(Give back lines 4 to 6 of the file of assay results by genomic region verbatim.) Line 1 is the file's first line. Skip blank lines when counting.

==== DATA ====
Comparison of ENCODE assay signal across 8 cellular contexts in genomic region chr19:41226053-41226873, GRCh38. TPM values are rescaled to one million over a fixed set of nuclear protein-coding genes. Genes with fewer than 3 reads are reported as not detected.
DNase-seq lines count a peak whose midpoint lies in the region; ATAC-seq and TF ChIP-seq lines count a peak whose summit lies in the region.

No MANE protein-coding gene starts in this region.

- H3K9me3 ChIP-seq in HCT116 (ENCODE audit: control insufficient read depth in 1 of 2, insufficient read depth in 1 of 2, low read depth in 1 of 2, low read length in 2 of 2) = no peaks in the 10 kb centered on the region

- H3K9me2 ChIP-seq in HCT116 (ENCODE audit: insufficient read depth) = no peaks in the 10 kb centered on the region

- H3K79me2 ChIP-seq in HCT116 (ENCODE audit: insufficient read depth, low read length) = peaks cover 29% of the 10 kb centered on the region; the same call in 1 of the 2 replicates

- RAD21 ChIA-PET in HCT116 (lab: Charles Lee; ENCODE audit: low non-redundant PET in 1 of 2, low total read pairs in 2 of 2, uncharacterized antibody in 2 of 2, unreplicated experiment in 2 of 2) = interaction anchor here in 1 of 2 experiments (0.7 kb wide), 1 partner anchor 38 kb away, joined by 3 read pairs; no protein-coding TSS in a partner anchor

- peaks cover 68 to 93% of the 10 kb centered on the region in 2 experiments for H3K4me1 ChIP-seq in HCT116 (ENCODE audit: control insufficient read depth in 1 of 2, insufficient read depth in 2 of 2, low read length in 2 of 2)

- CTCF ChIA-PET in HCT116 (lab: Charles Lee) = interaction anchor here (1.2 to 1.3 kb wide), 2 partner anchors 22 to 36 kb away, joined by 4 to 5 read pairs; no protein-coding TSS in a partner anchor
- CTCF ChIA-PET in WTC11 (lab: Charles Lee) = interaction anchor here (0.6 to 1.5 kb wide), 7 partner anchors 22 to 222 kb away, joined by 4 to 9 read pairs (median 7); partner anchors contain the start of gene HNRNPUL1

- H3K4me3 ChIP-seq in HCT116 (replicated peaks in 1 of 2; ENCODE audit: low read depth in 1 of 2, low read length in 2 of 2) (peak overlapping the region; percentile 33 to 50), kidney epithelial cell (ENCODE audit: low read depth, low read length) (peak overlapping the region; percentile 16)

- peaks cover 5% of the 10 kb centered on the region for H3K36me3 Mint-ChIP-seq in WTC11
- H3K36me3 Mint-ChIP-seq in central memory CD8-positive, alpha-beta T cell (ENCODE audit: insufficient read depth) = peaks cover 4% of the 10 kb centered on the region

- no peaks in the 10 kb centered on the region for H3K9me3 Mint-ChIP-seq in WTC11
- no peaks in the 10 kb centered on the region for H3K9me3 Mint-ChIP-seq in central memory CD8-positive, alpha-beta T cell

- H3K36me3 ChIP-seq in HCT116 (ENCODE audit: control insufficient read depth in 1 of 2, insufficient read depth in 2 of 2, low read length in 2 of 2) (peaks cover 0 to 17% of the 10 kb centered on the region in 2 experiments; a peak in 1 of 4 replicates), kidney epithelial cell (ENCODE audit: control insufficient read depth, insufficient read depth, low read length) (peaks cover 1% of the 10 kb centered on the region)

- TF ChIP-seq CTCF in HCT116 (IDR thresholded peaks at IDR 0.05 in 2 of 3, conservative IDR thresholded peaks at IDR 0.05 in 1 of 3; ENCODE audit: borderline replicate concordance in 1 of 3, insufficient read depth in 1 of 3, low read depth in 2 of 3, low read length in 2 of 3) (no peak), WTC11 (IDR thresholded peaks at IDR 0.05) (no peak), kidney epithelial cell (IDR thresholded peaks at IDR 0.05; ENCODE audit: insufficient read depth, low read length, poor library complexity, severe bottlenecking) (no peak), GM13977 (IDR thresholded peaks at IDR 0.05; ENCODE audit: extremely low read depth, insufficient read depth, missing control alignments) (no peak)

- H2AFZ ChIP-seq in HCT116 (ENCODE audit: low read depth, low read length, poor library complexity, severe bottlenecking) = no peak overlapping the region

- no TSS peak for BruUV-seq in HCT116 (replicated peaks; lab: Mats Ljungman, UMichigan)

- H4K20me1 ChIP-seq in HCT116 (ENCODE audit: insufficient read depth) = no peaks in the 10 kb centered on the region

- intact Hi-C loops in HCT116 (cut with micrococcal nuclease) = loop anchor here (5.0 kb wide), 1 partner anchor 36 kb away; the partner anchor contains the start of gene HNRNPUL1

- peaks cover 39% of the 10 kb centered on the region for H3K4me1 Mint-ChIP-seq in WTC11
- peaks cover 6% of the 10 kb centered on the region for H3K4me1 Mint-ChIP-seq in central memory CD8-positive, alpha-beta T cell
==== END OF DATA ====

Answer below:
- H3K9me3 ChIP-seq in HCT116 (ENCODE audit: control insufficient read depth in 1 of 2, insufficient read depth in 1 of 2, low read depth in 1 of 2, low read length in 2 of 2) = no peaks in the 10 kb centered on the region

- H3K9me2 ChIP-seq in HCT116 (ENCODE audit: insufficient read depth) = no peaks in the 10 kb centered on the region

- H3K79me2 ChIP-seq in HCT116 (ENCODE audit: insufficient read depth, low read length) = peaks cover 29% of the 10 kb centered on the region; the same call in 1 of the 2 replicates